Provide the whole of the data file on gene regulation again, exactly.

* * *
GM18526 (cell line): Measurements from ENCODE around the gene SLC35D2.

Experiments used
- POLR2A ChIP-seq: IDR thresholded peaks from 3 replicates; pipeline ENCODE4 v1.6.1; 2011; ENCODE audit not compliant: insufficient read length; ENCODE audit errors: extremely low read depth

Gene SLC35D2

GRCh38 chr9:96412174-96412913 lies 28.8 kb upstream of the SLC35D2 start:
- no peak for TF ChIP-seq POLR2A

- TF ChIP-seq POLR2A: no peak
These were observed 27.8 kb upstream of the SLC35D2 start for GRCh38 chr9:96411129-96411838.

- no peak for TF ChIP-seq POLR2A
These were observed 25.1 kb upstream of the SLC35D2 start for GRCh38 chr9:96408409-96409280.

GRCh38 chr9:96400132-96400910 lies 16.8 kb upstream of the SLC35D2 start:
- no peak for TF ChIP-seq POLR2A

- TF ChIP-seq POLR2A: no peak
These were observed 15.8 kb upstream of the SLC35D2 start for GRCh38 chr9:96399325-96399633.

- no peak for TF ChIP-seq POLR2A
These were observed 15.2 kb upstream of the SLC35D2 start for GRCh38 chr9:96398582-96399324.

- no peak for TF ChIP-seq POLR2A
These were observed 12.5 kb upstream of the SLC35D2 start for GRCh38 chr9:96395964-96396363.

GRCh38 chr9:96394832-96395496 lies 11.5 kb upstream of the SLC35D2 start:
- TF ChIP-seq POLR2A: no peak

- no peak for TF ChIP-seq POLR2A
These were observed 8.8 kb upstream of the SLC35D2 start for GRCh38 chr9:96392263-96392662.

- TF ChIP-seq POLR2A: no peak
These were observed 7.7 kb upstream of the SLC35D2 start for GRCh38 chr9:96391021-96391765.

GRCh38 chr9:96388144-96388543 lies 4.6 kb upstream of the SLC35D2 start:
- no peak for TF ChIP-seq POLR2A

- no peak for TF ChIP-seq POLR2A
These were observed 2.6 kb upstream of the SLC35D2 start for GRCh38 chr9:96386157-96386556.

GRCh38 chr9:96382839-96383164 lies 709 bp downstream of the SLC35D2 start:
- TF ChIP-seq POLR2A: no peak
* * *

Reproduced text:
GM18526 (cell line): Measurements from ENCODE around the gene SLC35D2.

Experiments used
- POLR2A ChIP-seq: IDR thresholded peaks from 3 replicates; pipeline ENCODE4 v1.6.1; 2011; ENCODE audit not compliant: insufficient read length; ENCODE audit errors: extremely low read depth

Gene SLC35D2

GRCh38 chr9:96412174-96412913 lies 28.8 kb upstream of the SLC35D2 start:
- no peak for TF ChIP-seq POLR2A

- TF ChIP-seq POLR2A: no peak
These were observed 27.8 kb upstream of the SLC35D2 start for GRCh38 chr9:96411129-96411838.

- no peak for TF ChIP-seq POLR2A
These were observed 25.1 kb upstream of the SLC35D2 start for GRCh38 chr9:96408409-96409280.

GRCh38 chr9:96400132-96400910 lies 16.8 kb upstream of the SLC35D2 start:
- no peak for TF ChIP-seq POLR2A

- TF ChIP-seq POLR2A: no peak
These were observed 15.8 kb upstream of the SLC35D2 start for GRCh38 chr9:96399325-96399633.

- no peak for TF ChIP-seq POLR2A
These were observed 15.2 kb upstream of the SLC35D2 start for GRCh38 chr9:96398582-96399324.

- no peak for TF ChIP-seq POLR2A
These were observed 12.5 kb upstream of the SLC35D2 start for GRCh38 chr9:96395964-96396363.

GRCh38 chr9:96394832-96395496 lies 11.5 kb upstream of the SLC35D2 start:
- TF ChIP-seq POLR2A: no peak

- no peak for TF ChIP-seq POLR2A
These were observed 8.8 kb upstream of the SLC35D2 start for GRCh38 chr9:96392263-96392662.

- TF ChIP-seq POLR2A: no peak
These were observed 7.7 kb upstream of the SLC35D2 start for GRCh38 chr9:96391021-96391765.

GRCh38 chr9:96388144-96388543 lies 4.6 kb upstream of the SLC35D2 start:
- no peak for TF ChIP-seq POLR2A

- no peak for TF ChIP-seq POLR2A
These were observed 2.6 kb upstream of the SLC35D2 start for GRCh38 chr9:96386157-96386556.

GRCh38 chr9:96382839-96383164 lies 709 bp downstream of the SLC35D2 start:
- TF ChIP-seq POLR2A: no peak